What is meningitis?

Meningitis is an inflammation of the lining of the brain and spinal cord. Meningitis is most commonly caused by a virus or bacteria.

Viral meningitis may be caused by a wide variety of viruses. Antibiotics have no effect. People with viral meningitis almost always recover without treatment.

Bacterial meningitis is a serious bacterial infection. It has the potential to cause long term complications, such as deafness or brain injury. It can also cause death. Bacterial meningitis requires immediate treatment with antibiotics. The two most common types of bacterial meningitis are meningococcal and pneumococcal.

What are the symptoms of meningitis?

Symptoms of meningitis may include the following:

  • a severe headache
  • high fever
  • vomiting
  • sensitivity to bright lights
  • neck stiffness and joint pains
  • irritability
  • drowsiness, confusion or coma
  • a rash of tiny, red-purple spots or bruises that may occur anywhere on the body

Infants with meningitis may:

  • be difficult to wake
  • have a high fever
  • be vomiting
  • have a loss of appetite
  • have a high pitched cry or be moaning
  • be fussy or irritable and cry more than normal
  • have pale or blotchy skin
  • have a rash of tiny, red-purple spots or bruises that may occur anywhere on the body

Meningitis is a very serious illness. Symptoms may develop over one to two days or within a few hours. If you develop these symptoms, call your health care provider or go immediately to the nearest hospital emergency department.

How is meningitis spread?

It is spread through droplets from the nose, mouth or throat when an infected person is coughing, sneezing or kissing. The bacteria can also be spread through saliva of an infected person when sharing items such as:

  • cigarettes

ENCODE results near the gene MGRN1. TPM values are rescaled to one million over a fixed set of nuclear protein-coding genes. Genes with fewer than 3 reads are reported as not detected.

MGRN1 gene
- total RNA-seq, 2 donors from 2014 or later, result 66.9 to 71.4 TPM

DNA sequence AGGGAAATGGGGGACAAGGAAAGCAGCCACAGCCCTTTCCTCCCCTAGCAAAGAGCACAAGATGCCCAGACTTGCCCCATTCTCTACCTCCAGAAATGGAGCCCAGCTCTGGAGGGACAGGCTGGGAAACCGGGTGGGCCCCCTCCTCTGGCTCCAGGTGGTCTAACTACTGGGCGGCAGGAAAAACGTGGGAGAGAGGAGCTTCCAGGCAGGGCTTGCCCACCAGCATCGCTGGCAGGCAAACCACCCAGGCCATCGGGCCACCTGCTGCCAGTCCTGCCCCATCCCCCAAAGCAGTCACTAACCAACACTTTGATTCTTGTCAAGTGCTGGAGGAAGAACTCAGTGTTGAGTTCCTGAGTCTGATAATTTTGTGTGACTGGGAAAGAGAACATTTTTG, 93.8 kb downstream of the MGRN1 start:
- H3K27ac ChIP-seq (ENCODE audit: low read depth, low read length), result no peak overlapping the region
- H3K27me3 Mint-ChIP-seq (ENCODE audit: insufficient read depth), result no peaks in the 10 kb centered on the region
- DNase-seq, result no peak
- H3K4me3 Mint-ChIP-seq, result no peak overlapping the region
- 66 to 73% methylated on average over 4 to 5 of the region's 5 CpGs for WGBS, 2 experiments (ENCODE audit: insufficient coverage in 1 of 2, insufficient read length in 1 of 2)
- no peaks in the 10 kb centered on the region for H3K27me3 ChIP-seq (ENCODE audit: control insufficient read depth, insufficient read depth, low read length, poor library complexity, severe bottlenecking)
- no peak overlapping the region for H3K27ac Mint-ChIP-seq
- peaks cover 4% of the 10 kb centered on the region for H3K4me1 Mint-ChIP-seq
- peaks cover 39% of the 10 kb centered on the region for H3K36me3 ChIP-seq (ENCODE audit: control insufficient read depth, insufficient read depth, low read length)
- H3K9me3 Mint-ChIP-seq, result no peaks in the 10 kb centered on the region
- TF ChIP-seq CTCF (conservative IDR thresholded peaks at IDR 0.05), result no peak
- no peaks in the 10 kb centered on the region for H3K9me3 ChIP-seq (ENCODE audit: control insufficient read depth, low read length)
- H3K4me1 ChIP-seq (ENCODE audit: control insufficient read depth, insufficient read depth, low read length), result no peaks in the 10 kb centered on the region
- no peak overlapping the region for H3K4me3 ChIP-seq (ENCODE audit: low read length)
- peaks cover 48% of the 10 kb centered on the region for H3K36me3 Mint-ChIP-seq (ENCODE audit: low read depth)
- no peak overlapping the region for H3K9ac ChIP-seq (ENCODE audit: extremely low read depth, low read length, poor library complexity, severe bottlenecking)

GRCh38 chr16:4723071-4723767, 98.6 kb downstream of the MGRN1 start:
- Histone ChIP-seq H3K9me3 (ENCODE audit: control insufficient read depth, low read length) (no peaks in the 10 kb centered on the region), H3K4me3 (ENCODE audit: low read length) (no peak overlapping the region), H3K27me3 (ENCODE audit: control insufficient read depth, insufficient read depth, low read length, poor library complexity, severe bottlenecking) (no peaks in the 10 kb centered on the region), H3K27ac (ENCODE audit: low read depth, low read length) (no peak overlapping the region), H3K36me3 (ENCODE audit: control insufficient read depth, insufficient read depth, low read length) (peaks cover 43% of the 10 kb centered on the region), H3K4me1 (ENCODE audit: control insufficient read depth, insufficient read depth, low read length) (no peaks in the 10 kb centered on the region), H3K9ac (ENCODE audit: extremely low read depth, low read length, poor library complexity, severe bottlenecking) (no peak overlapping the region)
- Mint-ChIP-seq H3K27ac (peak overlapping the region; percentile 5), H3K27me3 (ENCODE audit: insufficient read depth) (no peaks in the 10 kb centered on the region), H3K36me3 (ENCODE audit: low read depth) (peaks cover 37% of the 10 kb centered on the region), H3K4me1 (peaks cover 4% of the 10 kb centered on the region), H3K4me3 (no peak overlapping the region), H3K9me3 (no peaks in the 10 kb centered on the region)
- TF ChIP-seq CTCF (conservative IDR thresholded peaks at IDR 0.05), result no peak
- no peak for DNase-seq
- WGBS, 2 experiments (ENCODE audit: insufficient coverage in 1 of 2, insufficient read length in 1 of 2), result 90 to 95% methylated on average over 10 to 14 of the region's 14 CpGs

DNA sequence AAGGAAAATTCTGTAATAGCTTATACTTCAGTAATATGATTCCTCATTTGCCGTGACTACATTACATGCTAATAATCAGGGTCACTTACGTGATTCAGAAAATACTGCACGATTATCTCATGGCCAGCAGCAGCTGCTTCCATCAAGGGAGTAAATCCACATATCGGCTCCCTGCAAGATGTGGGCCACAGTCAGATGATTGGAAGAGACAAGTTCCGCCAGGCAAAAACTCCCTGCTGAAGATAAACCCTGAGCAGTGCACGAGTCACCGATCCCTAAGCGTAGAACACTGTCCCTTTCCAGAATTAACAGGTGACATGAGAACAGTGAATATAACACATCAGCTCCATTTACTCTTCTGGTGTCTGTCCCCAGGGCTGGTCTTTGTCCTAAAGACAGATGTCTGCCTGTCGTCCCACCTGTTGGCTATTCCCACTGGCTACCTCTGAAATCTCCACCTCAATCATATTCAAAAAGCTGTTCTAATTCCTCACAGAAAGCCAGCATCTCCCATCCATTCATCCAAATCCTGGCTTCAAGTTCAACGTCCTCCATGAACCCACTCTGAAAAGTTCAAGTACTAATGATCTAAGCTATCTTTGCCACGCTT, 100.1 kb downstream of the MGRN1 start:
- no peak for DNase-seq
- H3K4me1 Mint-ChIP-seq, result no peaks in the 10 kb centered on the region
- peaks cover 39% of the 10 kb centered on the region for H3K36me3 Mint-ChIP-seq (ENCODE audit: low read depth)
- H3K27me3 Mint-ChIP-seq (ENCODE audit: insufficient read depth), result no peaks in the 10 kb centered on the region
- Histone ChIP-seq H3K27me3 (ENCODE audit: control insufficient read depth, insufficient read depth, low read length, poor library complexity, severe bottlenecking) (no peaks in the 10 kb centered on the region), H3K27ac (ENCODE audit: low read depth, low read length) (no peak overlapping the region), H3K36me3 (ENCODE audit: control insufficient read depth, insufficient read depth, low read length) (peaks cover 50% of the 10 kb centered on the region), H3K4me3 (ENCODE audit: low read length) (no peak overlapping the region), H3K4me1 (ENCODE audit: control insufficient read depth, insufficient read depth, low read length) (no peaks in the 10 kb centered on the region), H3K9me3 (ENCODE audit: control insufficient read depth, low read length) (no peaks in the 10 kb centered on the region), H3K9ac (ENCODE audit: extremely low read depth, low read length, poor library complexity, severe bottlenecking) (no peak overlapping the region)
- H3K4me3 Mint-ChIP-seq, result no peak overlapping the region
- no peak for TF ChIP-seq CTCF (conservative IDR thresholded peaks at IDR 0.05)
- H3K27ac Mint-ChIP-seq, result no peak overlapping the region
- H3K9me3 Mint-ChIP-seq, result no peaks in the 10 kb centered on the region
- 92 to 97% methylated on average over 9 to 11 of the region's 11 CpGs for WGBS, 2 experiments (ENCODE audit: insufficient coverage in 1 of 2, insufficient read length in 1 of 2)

• lipstick
  • food or beverages
  • straws, cups or water bottles
  • toothbrushes
  • mouth guards
  • musical instruments with mouthpieces
How can I protect myself against meningitis?
In general, people should avoid direct contact with the oral and nasal secretions of others by not sharing items such as cigarettes, toothbrushes, eating utensils, food and beverages. The spread of meningitis may be reduced by good hand washing, especially after coughing and sneezing.
Is there a vaccine?

There is no vaccine that protects against all causes of meningitis. There is a vaccine for some types of bacterial meningitis, such as meningococcal and pneumococcal meningitis. The Meningococcal-C vaccine is routinely given to babies who are 12 months of age in Ontario. The Meningococcal Conjugate-ACYW 135 vaccine is routinely given to children in grade 7 in Ontario. A meningococcal vaccine may also be given to people who have a higher risk of getting meningococcal disease (for example, if they have a medical condition). There is no vaccine for viral meningitis. If you are unsure of your immunization status, contact your health care provider.

For further information visit Canadian Paediatric Society website

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